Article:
A Tokyo court has ordered internet giant Google to remove search links to a Japanese man’s criminal record in one of the first ‘right to be forgotten’ cases outside Europe since the landmark European Court of Justice decision in Google Spain earlier this year.
Yoshiyuki Miyashita, attorney with Tokyo firm Nishimura & Asahi, revealed at the International Bar Association Conference in Tokyo today that the Tokyo District Court had relied on existing privacy law in a case involving a former convict named Seki.
The decision adds a further dimension to a global clash of cultures over internet jurisdiction, with US constitutional first amendment rights conflicting with growing demands for privacy, particularly in Europe. Bryan Schilling (pictured), in-house attorney at Google, said that moves to regulate for internet privacy ‘put us at odds with a number of jurisdictions’.
The conference heard that Google has received more than 100,000 requests to remove links to material on 400,000 web addresses. The company recognises requests only when they originate in the EU, regardless of the nationality of the requester. They apply only to links from Google’s EU websites.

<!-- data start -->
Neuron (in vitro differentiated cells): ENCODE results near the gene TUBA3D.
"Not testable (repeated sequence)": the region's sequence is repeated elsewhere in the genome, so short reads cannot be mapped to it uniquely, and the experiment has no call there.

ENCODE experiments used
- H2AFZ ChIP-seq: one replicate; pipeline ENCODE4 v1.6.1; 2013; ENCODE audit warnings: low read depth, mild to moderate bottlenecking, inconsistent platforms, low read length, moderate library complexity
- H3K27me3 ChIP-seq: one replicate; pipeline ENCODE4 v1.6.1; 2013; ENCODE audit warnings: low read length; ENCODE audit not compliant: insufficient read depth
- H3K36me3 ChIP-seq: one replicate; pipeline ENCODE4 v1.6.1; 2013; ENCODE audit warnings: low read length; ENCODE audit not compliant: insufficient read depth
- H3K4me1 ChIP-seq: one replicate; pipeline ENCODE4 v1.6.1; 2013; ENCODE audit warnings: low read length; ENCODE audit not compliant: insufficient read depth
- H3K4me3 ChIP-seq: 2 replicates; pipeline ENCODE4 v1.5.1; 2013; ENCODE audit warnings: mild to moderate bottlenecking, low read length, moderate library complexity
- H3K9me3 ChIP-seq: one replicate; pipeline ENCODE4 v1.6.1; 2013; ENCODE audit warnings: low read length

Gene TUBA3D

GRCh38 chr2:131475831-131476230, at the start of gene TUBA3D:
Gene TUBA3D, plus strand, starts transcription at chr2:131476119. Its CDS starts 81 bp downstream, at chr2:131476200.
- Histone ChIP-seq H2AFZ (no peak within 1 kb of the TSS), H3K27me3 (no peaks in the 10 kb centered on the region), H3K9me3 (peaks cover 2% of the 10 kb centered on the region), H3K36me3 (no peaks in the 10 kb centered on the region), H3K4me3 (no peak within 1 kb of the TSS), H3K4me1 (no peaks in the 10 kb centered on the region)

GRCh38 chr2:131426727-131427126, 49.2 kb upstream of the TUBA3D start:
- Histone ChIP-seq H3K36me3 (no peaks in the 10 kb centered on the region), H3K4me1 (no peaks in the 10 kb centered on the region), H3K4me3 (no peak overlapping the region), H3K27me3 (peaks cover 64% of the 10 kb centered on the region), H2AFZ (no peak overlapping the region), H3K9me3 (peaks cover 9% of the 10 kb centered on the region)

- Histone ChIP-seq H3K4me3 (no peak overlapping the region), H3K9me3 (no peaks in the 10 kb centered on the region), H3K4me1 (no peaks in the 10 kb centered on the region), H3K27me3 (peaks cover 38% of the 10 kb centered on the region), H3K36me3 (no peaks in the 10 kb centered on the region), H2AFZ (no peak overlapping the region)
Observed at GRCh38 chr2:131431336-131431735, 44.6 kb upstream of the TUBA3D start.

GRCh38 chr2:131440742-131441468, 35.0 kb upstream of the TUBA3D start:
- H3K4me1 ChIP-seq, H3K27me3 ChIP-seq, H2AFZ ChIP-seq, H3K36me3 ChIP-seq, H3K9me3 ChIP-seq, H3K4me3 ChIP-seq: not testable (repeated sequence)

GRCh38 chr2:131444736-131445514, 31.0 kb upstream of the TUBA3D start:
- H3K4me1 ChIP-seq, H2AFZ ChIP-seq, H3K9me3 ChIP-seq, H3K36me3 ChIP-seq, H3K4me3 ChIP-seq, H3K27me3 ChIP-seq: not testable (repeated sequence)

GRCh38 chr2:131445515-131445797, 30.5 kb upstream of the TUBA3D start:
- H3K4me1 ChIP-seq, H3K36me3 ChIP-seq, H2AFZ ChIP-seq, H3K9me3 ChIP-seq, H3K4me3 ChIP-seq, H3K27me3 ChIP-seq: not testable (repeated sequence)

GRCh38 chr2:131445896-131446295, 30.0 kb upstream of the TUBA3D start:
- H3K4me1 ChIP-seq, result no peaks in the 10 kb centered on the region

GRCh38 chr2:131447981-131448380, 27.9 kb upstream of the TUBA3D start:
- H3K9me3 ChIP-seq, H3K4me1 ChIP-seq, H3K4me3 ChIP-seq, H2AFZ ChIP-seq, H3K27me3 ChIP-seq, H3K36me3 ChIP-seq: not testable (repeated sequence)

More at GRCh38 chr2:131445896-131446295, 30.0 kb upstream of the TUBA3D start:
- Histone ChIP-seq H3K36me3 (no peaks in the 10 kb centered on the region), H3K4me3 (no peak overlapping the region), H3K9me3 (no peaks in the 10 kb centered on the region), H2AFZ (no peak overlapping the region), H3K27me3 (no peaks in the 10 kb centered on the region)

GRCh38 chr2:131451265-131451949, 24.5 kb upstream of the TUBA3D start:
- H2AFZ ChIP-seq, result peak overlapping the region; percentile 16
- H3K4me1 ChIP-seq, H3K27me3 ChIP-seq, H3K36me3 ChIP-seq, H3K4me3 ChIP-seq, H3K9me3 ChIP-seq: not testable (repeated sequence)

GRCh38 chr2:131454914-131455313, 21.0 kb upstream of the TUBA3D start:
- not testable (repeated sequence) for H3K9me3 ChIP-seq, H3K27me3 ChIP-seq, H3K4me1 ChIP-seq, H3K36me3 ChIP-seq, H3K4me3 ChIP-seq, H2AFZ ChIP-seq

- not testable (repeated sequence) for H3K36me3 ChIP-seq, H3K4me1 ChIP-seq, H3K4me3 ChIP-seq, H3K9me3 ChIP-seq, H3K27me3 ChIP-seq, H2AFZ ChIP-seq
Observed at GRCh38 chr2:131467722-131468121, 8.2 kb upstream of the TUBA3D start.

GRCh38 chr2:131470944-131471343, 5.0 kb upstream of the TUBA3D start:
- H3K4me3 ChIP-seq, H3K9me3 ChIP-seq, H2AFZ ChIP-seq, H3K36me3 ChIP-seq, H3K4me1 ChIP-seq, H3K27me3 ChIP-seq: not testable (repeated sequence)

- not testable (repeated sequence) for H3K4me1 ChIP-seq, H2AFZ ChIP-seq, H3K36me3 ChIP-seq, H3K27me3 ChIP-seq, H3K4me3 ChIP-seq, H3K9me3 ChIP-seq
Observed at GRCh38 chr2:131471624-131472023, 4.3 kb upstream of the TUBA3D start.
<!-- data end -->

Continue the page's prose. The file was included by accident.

A session on the Google Spain judgment, held under the Chatham House rule, heard widely diverging opinions on the right to be forgotten.
One member of the audience said that the public interest was served by people having the right to start their lives again following court convictions. Another said that the ruling would have aided a 20-year cover-up of child sexual offences.
However, a strong consensus emerged that the European court ruling lacks clarity – and that US-based web companies are the wrong organisations to try to enforce it.